Sounds, Sights and Experiences from a Resident in Haiti

MARQUETTE, MICH – Medical mission trips provide volunteer opportunities and mutually beneficial learning experiences abroad for medical professionals and students. Michael Kates, D.O., of the Marquette Family Medicine Residency Program, seized the opportunity to travel to Haiti through the Friends of Haiti –Green Bay, a non-profit organization that seeks to improve the lives of those living in Haiti’s impoverished areas through healthcare and other services.

“I jumped at the opportunity,” he said, “You see stuff there that you don’t see here, it was exciting!”

Stuart Johnson, D.O., community assistant dean for the MSU College of Human Medicine, UP Region, has been traveling to Haiti for several years and invites one or two residents or medical students to accompany the group and gain global medicine exposure.

After a full day of travel, the group arrived in Port-au-Prince, Haiti, which lies on the Gulf of Gonave. This is the biggest metropolitan area in the country, and is comparable in size to Chicago. Kates recounted the sounds of the city which included motorcycles, taxis and blaring music from boom boxes. The taxis, known as “tap taps,” competed for customers with customized vehicles featuring flags and brightly painted artwork on the sides of the vehicles.

The group stayed in a compound run by a Catholic charity the first night, continuing to a remote village the following day. Less than 20% of Haiti’s roads are paved so the ride was long, slow and bumpy with some areas barely passable. Only pickup trucks and SUV all-terrain 4-wheel vehicles can navigate the pot-hole filled roads in these remote areas.

In addition to the treacherous roadways, the landscape has few trees. A complex deforestation problem, contributed by demands for lumber and fuel, as well as hurricanes and other pressures, has exposed the landscape.

“The Haitian side of the island is nearly devoid of trees,” observed Kates. “There is very little wildlife left but it is common to see goats, pigs, turkeys and stray dogs outside the homes. The goats, pigs, and turkeys are staple foods. Without refrigeration, keeping live animals is the only way for families to have meat for meals.”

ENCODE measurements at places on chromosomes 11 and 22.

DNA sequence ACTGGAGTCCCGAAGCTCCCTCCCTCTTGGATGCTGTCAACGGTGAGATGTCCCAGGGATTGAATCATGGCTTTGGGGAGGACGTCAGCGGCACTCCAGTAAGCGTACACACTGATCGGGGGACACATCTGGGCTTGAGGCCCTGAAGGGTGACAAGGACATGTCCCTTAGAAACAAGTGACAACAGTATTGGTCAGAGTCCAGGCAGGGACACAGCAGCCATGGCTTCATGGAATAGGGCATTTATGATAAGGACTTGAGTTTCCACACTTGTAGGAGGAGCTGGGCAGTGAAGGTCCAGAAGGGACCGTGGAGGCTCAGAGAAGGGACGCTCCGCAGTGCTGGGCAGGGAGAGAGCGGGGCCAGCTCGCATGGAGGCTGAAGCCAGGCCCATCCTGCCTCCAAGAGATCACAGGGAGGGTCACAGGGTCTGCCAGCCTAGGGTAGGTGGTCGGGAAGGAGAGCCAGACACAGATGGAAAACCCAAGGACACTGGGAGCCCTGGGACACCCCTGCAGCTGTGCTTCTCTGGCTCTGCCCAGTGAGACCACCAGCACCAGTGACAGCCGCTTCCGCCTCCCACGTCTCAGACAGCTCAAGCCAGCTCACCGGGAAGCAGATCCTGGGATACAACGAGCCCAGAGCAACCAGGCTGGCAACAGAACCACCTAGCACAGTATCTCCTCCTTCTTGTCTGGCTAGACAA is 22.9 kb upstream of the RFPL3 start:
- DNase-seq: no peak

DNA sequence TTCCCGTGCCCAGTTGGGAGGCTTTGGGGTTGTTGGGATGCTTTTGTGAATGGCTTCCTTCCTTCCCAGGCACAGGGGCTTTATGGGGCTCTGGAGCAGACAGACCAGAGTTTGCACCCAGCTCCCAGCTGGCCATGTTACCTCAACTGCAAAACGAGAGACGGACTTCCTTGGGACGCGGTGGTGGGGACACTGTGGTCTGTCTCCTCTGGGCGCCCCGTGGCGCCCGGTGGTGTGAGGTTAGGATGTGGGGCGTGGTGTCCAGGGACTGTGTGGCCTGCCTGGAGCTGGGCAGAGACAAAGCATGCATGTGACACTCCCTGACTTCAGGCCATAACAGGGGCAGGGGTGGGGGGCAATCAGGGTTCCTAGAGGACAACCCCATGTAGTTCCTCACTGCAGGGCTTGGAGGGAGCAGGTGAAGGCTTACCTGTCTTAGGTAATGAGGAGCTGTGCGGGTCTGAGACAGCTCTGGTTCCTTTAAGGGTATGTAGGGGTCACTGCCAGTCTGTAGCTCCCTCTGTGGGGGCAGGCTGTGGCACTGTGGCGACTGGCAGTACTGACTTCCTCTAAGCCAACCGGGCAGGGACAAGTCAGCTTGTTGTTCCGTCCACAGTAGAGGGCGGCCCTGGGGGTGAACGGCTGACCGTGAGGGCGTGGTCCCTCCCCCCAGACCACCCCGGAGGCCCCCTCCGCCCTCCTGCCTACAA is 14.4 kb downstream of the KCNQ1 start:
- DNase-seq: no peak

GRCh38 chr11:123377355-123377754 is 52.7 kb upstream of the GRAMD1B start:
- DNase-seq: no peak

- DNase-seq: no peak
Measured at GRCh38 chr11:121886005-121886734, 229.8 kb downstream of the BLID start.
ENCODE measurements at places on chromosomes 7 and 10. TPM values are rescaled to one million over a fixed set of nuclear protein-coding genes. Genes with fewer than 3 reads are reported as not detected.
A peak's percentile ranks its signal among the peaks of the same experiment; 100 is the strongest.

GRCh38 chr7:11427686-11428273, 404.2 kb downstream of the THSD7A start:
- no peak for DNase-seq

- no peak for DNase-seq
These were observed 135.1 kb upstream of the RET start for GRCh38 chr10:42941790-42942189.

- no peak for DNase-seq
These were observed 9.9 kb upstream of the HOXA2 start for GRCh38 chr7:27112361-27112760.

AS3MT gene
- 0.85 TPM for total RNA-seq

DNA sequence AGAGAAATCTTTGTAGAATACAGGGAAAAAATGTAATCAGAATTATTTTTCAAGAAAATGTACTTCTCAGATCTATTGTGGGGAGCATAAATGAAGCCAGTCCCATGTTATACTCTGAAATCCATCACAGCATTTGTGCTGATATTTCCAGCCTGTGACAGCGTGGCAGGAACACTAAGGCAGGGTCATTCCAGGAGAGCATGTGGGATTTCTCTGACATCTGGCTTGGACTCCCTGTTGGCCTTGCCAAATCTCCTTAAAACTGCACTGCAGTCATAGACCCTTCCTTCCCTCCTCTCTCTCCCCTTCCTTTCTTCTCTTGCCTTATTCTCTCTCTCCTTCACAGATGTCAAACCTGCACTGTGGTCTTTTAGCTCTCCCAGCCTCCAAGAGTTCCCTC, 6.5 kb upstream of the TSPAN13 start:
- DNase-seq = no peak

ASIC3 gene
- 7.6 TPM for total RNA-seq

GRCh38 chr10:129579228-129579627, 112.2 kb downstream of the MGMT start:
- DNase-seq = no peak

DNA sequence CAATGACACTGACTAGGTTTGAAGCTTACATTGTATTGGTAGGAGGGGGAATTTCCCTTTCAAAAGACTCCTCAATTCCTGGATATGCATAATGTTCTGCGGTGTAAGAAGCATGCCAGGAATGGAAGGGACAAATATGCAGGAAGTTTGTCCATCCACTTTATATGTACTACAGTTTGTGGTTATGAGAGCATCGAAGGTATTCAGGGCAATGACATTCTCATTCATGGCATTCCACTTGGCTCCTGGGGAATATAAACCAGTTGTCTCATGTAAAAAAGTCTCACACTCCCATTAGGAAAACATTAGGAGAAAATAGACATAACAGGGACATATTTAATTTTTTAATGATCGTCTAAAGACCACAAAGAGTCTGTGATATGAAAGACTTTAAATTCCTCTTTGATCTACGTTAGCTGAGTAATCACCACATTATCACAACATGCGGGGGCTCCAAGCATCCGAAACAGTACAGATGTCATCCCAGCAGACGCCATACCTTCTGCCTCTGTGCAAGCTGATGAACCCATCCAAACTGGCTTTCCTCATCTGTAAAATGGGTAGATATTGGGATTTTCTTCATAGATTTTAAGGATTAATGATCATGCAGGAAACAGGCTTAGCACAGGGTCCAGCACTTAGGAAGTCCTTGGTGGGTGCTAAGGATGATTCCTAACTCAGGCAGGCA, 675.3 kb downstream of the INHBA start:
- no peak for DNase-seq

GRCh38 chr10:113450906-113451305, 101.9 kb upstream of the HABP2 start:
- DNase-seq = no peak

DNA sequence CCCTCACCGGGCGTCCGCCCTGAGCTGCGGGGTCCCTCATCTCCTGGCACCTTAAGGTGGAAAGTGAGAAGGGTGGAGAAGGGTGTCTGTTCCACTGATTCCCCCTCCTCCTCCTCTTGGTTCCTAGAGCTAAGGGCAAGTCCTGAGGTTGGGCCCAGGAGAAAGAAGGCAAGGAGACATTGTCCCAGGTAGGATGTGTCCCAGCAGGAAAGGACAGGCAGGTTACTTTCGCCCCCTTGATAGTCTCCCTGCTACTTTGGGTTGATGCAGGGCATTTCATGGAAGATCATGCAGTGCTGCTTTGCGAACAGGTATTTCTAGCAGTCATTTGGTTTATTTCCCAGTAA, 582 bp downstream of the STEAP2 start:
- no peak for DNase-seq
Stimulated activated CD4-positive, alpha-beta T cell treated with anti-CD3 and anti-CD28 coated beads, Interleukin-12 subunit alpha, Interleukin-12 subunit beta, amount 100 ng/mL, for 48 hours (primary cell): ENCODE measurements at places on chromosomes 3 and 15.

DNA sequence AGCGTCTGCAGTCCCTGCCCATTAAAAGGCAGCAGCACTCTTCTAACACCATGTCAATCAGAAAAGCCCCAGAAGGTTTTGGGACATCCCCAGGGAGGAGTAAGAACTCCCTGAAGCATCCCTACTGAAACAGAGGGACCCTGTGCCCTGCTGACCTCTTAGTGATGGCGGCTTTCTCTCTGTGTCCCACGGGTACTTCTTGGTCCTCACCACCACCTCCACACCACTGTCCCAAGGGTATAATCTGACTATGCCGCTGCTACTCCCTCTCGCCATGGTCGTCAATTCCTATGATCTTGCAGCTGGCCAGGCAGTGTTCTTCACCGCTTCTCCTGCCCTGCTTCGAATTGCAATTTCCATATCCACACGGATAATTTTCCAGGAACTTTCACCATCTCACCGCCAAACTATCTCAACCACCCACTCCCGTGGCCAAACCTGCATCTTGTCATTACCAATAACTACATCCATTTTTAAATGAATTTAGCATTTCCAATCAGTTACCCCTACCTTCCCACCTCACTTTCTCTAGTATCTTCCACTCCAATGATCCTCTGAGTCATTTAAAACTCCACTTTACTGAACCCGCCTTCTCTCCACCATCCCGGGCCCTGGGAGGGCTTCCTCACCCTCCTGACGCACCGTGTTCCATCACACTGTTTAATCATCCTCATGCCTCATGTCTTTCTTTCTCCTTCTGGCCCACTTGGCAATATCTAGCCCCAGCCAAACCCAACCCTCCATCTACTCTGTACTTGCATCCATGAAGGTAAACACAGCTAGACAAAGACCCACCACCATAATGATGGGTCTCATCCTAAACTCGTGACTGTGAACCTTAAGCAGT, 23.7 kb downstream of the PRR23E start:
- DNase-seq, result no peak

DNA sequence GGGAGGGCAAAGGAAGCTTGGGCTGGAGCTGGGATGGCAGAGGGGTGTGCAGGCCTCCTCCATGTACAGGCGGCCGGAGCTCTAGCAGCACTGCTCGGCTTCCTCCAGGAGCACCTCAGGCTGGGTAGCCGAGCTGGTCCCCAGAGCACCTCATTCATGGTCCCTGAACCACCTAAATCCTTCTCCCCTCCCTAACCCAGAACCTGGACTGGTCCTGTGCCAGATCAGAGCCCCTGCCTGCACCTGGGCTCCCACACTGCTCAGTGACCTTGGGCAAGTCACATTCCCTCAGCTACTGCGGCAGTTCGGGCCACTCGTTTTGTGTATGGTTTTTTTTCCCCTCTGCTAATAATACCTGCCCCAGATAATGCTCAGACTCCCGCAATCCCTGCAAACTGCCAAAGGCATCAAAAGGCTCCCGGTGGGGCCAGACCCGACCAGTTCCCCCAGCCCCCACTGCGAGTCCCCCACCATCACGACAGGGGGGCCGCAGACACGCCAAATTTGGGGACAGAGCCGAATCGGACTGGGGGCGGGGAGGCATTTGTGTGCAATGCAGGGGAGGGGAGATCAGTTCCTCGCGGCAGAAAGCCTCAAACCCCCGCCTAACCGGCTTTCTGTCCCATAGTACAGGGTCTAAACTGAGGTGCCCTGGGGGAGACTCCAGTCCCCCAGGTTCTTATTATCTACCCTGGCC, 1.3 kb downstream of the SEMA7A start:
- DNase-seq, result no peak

At the mountain village, Kates stayed in a large cinderblock building without any windows on the ground and slept in a hammock. Electricity was sporadic, coming on for several hours each night when a generator was in use.

“The generator was off more than it was on due to technical difficulties and running out of gas,” Kates said. “It was quite comfortable, except for the occasional barking of dogs, the passing tap tap blaring music, and the extreme heat.”

Common amenities, such as drinking water, required daily planning.

“For water, one person would be in charge of filling up a jug at the water station,” stated Kates. “The jug was a 5 gallon bucket with a tube and a filter cartridge on top. We used hand sanitizer and wet wipes to wash our hands to avoid some of the bacteria and microorganisms present in the water.”

Despite the obvious challenges of living in this impoverished area, the Haitian hospitality was exceptional. Dr. Kates really enjoyed interacting with the local community and took pride in the healthcare he was able to provide his patients.

“The clinics were very efficient and able to accommodate several hundred patients per day,” he recounted. “There is no insurance and all documentation was done by hand on small booklets that the patients kept.”

Lack of infrastructure and communications adds to the lack of electronic medical records in Haiti. The development of an individual health record that patients are required to bring, allows medical professionals a way to track the health and illness of their patients.

Many people walk for hours to be seen and Dr. Kates saw conditions that he had only read about in textbooks.

“I had a young girl that I diagnosed with Angelman syndrome, which is a rare developmental disorder,” said Kates. “She was 13 and had never seen a doctor.”

He was able to identify people who needed more treatment and was able to help treat infections, diabetes, and hypertension.

“We had a very good system in place that involved getting people treated for parasites, giving them vitamins and commonly needed medications,” said Kates. “We had a small pharmacy that carried a lot of very commonly needed medications that we take for granted here.”

There is no access to local drug stores so simple things like Tylenol or Tums are greatly desired.

“This was a once in a lifetime experiences,” Kates said of the trip. He spoke of the generous and kind-spirited Haitian people, and the superb team of healthcare providers he accompanied. The exposure to a new culture and environment, gave Dr. Kates a new perspective and a sense of purpose. He looks forward to another medical mission trip in the future.

The Michigan State University College of Human Medicine – Upper Peninsula Region works in conjunction with UP Health System – Marquette to coordinate the training of family medicine residents and Michigan State University College of Human Medicine medical students. Since its inception in 1978, 286 medical students and 198 resident physicians have graduated from the two programs.

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